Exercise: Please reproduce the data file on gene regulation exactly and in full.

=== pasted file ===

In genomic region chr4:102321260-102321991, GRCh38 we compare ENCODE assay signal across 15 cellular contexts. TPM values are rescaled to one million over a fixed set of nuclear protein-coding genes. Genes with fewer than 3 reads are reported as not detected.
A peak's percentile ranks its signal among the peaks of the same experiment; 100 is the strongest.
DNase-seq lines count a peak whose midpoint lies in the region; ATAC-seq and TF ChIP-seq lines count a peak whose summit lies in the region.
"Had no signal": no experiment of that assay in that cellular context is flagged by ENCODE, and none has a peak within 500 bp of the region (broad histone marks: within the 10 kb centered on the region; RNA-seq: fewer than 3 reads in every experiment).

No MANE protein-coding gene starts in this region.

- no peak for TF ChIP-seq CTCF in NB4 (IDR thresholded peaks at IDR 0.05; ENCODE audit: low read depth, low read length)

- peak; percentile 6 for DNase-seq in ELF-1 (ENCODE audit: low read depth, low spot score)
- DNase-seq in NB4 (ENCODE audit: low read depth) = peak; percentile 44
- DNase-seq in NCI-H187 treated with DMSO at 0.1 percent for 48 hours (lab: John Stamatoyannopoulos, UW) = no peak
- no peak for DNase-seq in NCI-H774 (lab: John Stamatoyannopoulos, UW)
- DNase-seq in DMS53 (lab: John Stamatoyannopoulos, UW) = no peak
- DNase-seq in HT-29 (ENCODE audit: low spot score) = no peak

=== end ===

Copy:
In genomic region chr4:102321260-102321991, GRCh38 we compare ENCODE assay signal across 15 cellular contexts. TPM values are rescaled to one million over a fixed set of nuclear protein-coding genes. Genes with fewer than 3 reads are reported as not detected.
A peak's percentile ranks its signal among the peaks of the same experiment; 100 is the strongest.
DNase-seq lines count a peak whose midpoint lies in the region; ATAC-seq and TF ChIP-seq lines count a peak whose summit lies in the region.
"Had no signal": no experiment of that assay in that cellular context is flagged by ENCODE, and none has a peak within 500 bp of the region (broad histone marks: within the 10 kb centered on the region; RNA-seq: fewer than 3 reads in every experiment).

No MANE protein-coding gene starts in this region.

- no peak for TF ChIP-seq CTCF in NB4 (IDR thresholded peaks at IDR 0.05; ENCODE audit: low read depth, low read length)

- peak; percentile 6 for DNase-seq in ELF-1 (ENCODE audit: low read depth, low spot score)
- DNase-seq in NB4 (ENCODE audit: low read depth) = peak; percentile 44
- DNase-seq in NCI-H187 treated with DMSO at 0.1 percent for 48 hours (lab: John Stamatoyannopoulos, UW) = no peak
- no peak for DNase-seq in NCI-H774 (lab: John Stamatoyannopoulos, UW)
- DNase-seq in DMS53 (lab: John Stamatoyannopoulos, UW) = no peak
- DNase-seq in HT-29 (ENCODE audit: low spot score) = no peak